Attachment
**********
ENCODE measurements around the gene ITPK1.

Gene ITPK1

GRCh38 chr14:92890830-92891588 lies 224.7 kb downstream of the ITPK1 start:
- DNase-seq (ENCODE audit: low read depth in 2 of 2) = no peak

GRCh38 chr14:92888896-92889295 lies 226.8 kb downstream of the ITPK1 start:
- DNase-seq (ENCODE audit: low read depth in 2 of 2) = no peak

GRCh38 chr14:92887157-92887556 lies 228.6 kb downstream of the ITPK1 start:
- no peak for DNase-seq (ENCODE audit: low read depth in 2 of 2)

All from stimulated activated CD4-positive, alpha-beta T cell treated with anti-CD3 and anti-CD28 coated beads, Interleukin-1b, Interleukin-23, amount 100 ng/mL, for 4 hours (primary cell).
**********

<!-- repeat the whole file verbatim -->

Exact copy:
ENCODE measurements around the gene ITPK1.

Gene ITPK1

GRCh38 chr14:92890830-92891588 lies 224.7 kb downstream of the ITPK1 start:
- DNase-seq (ENCODE audit: low read depth in 2 of 2) = no peak

GRCh38 chr14:92888896-92889295 lies 226.8 kb downstream of the ITPK1 start:
- DNase-seq (ENCODE audit: low read depth in 2 of 2) = no peak

GRCh38 chr14:92887157-92887556 lies 228.6 kb downstream of the ITPK1 start:
- no peak for DNase-seq (ENCODE audit: low read depth in 2 of 2)

All from stimulated activated CD4-positive, alpha-beta T cell treated with anti-CD3 and anti-CD28 coated beads, Interleukin-1b, Interleukin-23, amount 100 ng/mL, for 4 hours (primary cell).